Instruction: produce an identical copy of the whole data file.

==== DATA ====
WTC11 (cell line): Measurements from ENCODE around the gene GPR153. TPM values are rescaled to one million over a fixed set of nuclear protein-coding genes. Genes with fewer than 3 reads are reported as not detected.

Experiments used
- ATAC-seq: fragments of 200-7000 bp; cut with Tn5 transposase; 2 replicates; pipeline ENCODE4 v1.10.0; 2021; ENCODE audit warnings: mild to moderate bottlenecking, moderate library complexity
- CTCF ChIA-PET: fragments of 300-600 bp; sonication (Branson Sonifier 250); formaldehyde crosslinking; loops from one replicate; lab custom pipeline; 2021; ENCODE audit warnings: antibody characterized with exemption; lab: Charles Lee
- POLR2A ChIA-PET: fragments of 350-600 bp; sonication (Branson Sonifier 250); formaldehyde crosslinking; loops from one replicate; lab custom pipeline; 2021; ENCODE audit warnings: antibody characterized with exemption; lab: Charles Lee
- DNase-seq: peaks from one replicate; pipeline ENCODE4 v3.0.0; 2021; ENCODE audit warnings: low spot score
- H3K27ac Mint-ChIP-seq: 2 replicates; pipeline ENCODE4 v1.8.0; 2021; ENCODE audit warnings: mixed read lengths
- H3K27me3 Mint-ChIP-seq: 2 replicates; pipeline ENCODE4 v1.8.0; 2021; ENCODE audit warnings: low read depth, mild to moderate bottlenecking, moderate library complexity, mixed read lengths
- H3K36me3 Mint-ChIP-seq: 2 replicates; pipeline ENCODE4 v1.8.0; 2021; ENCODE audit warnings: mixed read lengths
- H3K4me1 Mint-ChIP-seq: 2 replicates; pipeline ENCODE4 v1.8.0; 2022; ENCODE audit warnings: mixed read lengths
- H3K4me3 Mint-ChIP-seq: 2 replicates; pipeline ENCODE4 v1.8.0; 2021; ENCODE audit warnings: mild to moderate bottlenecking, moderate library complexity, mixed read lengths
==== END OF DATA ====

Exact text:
WTC11 (cell line): Measurements from ENCODE around the gene GPR153. TPM values are rescaled to one million over a fixed set of nuclear protein-coding genes. Genes with fewer than 3 reads are reported as not detected.

Experiments used
- ATAC-seq: fragments of 200-7000 bp; cut with Tn5 transposase; 2 replicates; pipeline ENCODE4 v1.10.0; 2021; ENCODE audit warnings: mild to moderate bottlenecking, moderate library complexity
- CTCF ChIA-PET: fragments of 300-600 bp; sonication (Branson Sonifier 250); formaldehyde crosslinking; loops from one replicate; lab custom pipeline; 2021; ENCODE audit warnings: antibody characterized with exemption; lab: Charles Lee
- POLR2A ChIA-PET: fragments of 350-600 bp; sonication (Branson Sonifier 250); formaldehyde crosslinking; loops from one replicate; lab custom pipeline; 2021; ENCODE audit warnings: antibody characterized with exemption; lab: Charles Lee
- DNase-seq: peaks from one replicate; pipeline ENCODE4 v3.0.0; 2021; ENCODE audit warnings: low spot score
- H3K27ac Mint-ChIP-seq: 2 replicates; pipeline ENCODE4 v1.8.0; 2021; ENCODE audit warnings: mixed read lengths
- H3K27me3 Mint-ChIP-seq: 2 replicates; pipeline ENCODE4 v1.8.0; 2021; ENCODE audit warnings: low read depth, mild to moderate bottlenecking, moderate library complexity, mixed read lengths
- H3K36me3 Mint-ChIP-seq: 2 replicates; pipeline ENCODE4 v1.8.0; 2021; ENCODE audit warnings: mixed read lengths
- H3K4me1 Mint-ChIP-seq: 2 replicates; pipeline ENCODE4 v1.8.0; 2022; ENCODE audit warnings: mixed read lengths
- H3K4me3 Mint-ChIP-seq: 2 replicates; pipeline ENCODE4 v1.8.0; 2021; ENCODE audit warnings: mild to moderate bottlenecking, moderate library complexity, mixed read lengths